British runner tells AW how he won junior men’s title at World Mountain Running Champs
As a geography student at Loughborough University, Joe Dugdale struggles to find any hills to train on. Located in the East Midlands of England, it is a pretty flat market town. Yet this month he took gold in the junior men’s race at the World Mountain Running Championships in Patagonia.
So how did he manage it?
Firstly, his family live in fell running territory of Cumbria so he spent the summer training up and down hills in the Lake District, in addition to winning the junior men’s title at the European Mountain Running Championships in Zermatt, Switzerland, too.
He has also been running on the fells since he was eight years old, so he drew on this background to strike gold at the global event in Villa La Angostura.
“I think all my hill work is left over from the summer really,” he says. “When I’m in Loughborough I have to travel a bit to find some hills. Beacon Hill is really the only place and it’s several miles jog from my house, so it’s pretty hard (to find hills).”
Lack of hills aside, Loughborough is a renowned base for up-and-coming athletes. World record-breakers Sebastian Coe, Dave Moorcroft and Paula Radcliffe are among those who have studied there over the years and it attracts many of Britain’s leading endurance running talent.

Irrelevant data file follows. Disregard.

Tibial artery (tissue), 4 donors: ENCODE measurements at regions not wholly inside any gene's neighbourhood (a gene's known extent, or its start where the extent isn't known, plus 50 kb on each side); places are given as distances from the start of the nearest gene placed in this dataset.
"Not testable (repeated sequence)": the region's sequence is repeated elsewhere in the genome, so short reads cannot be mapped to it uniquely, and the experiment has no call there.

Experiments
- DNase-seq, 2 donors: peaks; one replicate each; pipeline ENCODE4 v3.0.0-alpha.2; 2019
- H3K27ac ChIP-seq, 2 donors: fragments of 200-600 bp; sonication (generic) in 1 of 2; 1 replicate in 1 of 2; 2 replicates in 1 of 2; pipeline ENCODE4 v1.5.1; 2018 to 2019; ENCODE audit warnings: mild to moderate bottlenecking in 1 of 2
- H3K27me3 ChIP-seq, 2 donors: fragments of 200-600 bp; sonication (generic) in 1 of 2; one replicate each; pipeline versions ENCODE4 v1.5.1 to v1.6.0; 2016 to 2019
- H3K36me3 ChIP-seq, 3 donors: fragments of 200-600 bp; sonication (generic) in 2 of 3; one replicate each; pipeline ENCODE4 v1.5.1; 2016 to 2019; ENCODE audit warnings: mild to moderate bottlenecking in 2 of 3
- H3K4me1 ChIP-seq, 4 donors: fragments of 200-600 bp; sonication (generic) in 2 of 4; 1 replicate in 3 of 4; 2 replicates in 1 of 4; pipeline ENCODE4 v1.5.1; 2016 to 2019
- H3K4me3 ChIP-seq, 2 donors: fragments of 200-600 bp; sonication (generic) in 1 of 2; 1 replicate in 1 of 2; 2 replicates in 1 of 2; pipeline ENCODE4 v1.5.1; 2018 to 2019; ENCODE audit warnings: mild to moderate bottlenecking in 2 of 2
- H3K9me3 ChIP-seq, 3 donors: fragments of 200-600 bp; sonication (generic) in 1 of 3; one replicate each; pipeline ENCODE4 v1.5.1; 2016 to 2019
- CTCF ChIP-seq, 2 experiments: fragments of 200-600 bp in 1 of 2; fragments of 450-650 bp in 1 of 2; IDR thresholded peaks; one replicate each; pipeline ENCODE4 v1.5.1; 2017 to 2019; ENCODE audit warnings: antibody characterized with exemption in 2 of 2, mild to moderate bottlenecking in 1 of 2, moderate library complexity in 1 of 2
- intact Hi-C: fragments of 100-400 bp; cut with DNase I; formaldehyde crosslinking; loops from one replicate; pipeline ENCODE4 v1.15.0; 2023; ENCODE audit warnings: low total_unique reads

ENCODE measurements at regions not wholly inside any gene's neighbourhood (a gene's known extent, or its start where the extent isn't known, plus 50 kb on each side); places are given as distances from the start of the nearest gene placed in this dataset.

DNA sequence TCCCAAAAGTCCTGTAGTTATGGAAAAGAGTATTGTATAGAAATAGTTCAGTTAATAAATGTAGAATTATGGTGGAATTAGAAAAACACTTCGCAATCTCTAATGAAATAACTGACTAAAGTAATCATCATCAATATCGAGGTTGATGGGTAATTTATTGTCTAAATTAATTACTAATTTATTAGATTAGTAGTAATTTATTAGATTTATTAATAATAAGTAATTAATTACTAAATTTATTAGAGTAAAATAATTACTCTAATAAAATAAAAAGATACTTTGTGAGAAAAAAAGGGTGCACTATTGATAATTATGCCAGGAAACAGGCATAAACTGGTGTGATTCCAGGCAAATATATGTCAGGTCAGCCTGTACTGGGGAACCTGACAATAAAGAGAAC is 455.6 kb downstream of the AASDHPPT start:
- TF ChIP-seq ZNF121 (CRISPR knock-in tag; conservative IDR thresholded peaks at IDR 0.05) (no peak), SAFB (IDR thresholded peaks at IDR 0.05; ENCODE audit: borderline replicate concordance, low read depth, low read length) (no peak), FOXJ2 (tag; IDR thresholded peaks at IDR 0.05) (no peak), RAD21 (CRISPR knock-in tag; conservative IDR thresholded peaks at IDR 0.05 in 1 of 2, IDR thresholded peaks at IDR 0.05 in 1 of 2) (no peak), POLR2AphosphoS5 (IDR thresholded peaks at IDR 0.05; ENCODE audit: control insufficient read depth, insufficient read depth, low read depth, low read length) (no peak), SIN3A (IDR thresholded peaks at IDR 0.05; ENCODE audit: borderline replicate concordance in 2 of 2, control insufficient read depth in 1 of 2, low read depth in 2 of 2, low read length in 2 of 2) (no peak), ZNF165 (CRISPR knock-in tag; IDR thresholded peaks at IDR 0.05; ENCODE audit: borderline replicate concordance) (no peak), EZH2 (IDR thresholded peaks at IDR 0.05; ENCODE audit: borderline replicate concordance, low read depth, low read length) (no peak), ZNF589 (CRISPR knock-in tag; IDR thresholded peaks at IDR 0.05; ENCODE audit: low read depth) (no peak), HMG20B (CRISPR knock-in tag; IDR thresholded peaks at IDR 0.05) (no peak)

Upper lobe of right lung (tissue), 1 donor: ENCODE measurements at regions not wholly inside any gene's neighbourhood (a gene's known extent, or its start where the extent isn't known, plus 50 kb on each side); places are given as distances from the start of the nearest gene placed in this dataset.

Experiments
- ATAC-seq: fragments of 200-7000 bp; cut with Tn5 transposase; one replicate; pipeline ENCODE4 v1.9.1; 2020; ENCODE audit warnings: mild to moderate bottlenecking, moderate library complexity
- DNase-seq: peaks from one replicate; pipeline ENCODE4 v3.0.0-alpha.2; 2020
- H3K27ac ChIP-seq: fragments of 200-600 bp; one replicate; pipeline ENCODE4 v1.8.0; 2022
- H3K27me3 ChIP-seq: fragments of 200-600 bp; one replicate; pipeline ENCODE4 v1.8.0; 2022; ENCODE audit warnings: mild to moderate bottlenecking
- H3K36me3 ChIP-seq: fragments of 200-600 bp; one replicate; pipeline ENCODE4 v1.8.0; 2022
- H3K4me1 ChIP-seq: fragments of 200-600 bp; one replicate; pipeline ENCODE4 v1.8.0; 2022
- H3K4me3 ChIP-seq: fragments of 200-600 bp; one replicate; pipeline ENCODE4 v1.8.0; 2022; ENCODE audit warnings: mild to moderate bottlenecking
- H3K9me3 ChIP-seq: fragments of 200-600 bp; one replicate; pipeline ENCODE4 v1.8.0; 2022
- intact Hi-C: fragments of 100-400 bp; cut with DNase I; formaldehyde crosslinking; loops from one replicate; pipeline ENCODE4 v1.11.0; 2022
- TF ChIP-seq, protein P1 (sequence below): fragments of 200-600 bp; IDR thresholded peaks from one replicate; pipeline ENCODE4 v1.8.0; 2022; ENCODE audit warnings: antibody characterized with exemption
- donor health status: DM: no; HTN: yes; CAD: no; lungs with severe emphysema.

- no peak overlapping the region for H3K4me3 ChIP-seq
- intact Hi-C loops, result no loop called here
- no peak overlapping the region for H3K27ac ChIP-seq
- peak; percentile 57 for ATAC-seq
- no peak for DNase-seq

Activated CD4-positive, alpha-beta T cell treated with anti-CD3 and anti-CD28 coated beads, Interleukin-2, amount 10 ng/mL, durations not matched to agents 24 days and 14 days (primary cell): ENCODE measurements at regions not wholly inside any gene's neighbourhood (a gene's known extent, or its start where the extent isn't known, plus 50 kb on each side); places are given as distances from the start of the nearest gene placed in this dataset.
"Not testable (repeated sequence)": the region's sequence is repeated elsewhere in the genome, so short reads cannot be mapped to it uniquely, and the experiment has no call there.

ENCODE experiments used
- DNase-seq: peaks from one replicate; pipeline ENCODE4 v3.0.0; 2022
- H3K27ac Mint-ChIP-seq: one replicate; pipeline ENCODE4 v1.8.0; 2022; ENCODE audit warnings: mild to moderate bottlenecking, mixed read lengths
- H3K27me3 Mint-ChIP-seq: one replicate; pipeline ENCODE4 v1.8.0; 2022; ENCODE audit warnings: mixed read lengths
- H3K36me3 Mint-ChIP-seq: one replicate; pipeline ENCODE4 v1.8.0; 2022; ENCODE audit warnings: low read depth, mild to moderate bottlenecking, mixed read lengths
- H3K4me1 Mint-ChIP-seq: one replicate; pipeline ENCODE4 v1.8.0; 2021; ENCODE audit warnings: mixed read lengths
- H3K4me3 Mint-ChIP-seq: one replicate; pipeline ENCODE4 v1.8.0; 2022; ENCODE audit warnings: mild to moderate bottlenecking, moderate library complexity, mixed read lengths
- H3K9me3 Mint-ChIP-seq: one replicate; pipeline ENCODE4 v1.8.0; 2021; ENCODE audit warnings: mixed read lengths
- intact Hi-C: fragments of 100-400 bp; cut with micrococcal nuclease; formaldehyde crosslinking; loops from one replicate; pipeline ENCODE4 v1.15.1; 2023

A pre-race downpour was also in Dugdale’s favour as it meant a dry and dusty course turned into a much greasier surface. “The course had a lot of descents in it and I usually do better on big climbs,” he explains, “but the rain really helped us because I don’t think many of the other teams were used to running in such heavy rain.
“I’m used to doing descents on really slippy ground. Other teams were struggling and I was able to pull away.”
His British team-mates also ran well as Matthew Mackay (above left) finished fourth and Matthew Knowles (above centre with Dugdale right) came fifth as Joe Hudson was 12th to secure team gold.
Angela Mattevi won the junior women’s title for Italy as Cristina Simion won the senior women’s classic distance race. Americans, meanwhile, won the men’s classic distance courtesy of Joe Gray plus long-distance titles via Jim Walmsley and Grayson Murphy.
» See the November 21 issue of AW magazine for more